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There is no need to enter the command itself, only the arguments that proceed it.
nmap$ -sS 192.168.100.1-255
parselog was originally written by z3ros3c and posted on intern0t.org
I have modified the source code to accept system arguments.
excerpt from original parselog
lines = open('sslstrip.log','r').readlines()
lines = 
excerpt from modified parselog
for p in sys.argv[1:]:
lines = open(p,'r').readlines()
lines = 
Although it might not seem that important, but it does make a difference when executing the script.
The original parselog assumes the output from sslstrip to be sslstrip.log. Whereas the modified needs the user's input.
Example of modified parselog:
The modified parselog is useful when used with SMITM(Silent MITM).
SMITM saves the log from sslstrip using the following format:
In layman terms:
The default path of the log is:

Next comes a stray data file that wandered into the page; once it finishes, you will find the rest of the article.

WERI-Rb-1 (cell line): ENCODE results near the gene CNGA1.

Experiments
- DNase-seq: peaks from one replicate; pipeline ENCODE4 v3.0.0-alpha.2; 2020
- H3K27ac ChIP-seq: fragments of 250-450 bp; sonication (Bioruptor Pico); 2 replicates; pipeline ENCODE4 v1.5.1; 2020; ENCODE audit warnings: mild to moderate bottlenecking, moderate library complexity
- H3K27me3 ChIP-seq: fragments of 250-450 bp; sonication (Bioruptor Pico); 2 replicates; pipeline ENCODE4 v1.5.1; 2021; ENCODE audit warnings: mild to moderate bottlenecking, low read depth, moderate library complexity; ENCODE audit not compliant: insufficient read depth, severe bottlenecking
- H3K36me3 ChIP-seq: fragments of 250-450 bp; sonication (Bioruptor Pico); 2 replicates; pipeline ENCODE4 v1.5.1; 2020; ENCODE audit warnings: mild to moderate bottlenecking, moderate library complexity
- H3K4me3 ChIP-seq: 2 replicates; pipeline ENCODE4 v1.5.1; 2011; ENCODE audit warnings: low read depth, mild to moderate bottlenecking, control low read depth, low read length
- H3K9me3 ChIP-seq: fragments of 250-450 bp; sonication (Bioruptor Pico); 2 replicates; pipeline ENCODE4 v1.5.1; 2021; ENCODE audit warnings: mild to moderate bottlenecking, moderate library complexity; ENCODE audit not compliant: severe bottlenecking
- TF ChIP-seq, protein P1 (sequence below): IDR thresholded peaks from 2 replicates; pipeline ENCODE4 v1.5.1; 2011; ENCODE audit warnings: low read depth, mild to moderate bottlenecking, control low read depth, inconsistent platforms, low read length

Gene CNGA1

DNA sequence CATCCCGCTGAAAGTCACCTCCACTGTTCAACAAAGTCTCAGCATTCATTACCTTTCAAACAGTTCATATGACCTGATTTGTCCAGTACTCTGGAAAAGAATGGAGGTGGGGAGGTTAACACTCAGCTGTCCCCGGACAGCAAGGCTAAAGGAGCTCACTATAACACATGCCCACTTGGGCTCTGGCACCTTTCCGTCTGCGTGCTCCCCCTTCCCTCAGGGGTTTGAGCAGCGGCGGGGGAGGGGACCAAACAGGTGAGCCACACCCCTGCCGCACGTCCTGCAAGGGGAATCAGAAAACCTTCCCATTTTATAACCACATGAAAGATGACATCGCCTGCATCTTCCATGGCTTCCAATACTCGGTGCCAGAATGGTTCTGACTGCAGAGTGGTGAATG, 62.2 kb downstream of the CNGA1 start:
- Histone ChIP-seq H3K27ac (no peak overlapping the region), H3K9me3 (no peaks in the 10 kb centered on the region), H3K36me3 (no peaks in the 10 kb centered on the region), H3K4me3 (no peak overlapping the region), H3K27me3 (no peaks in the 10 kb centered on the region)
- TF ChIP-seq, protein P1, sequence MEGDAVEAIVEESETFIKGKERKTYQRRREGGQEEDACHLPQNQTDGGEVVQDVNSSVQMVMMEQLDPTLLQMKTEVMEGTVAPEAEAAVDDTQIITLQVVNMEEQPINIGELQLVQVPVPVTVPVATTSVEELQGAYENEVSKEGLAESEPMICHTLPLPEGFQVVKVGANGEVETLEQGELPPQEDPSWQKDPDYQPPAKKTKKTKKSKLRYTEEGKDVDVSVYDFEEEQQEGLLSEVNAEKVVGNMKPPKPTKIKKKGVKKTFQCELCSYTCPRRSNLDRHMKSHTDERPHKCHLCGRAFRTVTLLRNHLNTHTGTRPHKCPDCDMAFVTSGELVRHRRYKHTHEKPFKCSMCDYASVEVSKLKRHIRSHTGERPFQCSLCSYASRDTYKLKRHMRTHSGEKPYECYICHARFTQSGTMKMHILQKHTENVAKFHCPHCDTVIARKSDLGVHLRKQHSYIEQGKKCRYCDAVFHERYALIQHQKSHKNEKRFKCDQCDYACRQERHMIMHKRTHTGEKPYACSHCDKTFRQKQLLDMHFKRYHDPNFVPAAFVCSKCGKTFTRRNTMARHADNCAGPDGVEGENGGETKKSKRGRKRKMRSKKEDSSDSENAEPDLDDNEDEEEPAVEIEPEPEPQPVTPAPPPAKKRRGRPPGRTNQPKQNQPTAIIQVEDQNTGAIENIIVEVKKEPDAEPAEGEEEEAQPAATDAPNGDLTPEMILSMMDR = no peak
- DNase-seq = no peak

SMITM is derived from YAMAS and uses the same order of execution with the exception of it being silent(Once everything is set, the command-prompt will close). I wrote SMITM for embedded-linux(Rpi-odroid).
Silent does not refer to a clever way of beguiling the target, rather an output-free environment for the user.
SMITM-Stop kills sslstrip, ettercap, and clears the ip-tables. I am reluctant to advocated the use of killall as the script stopper, seeing as how it may cause unwanted system failures.
- - -
Hopefully, I will include a cleaner stop script in the next release.